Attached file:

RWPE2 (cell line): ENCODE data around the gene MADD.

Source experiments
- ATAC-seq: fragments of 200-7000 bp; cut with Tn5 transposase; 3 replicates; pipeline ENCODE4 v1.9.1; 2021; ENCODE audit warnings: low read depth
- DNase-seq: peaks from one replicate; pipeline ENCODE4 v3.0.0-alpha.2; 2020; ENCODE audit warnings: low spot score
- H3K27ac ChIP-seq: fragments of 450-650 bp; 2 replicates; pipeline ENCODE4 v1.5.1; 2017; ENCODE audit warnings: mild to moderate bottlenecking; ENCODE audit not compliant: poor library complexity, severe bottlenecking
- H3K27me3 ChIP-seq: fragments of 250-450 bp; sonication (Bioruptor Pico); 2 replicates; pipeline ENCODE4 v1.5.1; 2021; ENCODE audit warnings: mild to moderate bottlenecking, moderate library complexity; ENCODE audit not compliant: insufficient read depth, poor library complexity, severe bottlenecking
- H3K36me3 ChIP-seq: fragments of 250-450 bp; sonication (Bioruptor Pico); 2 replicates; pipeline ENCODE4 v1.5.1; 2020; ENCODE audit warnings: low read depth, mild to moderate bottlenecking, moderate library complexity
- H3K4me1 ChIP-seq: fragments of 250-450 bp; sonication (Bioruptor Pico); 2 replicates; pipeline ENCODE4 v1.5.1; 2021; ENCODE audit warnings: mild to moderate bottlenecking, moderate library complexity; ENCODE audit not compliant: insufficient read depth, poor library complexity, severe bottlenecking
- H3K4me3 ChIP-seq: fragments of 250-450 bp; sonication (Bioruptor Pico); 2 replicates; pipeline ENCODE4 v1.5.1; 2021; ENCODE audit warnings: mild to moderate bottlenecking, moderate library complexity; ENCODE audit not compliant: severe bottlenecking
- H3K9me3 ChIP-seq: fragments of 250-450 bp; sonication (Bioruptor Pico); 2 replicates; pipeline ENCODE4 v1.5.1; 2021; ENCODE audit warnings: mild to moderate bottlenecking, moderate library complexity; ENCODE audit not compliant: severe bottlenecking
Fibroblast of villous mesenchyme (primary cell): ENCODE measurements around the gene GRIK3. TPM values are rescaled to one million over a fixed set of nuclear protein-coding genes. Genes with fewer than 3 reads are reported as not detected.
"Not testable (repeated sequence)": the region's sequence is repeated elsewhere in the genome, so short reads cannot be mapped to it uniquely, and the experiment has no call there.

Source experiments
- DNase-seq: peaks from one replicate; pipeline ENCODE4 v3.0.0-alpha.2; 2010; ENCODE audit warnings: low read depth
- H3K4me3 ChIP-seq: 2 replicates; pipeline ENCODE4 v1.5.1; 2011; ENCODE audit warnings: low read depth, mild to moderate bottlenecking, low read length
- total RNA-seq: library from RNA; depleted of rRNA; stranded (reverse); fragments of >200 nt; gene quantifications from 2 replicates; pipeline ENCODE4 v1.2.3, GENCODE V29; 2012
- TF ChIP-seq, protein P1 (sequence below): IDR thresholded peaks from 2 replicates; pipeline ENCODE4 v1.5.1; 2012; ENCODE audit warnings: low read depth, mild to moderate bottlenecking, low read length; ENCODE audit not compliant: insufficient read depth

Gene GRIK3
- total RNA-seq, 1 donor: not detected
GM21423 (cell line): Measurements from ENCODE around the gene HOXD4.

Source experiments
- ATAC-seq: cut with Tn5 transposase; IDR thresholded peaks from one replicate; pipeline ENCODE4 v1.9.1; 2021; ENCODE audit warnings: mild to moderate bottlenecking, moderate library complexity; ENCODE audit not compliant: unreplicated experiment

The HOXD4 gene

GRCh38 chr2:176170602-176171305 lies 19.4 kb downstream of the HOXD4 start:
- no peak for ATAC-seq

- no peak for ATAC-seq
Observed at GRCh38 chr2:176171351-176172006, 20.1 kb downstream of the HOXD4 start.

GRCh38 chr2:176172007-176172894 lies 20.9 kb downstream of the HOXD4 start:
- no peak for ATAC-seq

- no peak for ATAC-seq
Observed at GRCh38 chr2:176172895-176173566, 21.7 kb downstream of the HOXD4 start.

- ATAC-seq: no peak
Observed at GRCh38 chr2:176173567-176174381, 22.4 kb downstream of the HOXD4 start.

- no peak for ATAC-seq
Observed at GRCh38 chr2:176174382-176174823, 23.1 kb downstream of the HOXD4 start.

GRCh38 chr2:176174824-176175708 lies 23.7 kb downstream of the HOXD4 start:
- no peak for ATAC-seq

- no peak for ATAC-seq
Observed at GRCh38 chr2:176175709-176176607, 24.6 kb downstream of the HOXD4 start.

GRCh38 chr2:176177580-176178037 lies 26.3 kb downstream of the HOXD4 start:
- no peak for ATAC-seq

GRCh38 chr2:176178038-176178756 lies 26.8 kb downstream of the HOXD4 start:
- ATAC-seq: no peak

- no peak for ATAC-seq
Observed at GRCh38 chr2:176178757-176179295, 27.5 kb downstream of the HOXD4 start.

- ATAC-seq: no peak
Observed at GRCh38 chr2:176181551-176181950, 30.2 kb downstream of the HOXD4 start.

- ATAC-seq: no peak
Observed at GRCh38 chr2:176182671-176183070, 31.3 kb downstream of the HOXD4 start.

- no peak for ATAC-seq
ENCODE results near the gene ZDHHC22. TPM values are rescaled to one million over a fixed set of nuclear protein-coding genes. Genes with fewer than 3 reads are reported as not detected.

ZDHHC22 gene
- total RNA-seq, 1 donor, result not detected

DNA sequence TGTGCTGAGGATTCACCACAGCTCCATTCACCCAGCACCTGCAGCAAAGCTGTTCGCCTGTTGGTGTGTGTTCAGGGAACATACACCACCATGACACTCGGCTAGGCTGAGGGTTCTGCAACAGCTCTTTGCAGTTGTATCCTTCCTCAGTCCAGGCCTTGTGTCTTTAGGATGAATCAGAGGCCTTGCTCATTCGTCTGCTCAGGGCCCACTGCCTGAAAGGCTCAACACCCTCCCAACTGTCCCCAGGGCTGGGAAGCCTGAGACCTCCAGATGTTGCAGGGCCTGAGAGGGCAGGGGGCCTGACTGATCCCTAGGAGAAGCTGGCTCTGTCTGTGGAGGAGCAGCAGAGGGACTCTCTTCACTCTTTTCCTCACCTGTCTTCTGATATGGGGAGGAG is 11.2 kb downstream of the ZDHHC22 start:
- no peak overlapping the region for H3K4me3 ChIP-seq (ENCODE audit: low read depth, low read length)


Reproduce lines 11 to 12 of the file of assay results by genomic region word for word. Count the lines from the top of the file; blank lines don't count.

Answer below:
Fibroblast of villous mesenchyme (primary cell): ENCODE measurements around the gene GRIK3. TPM values are rescaled to one million over a fixed set of nuclear protein-coding genes. Genes with fewer than 3 reads are reported as not detected.
"Not testable (repeated sequence)": the region's sequence is repeated elsewhere in the genome, so short reads cannot be mapped to it uniquely, and the experiment has no call there.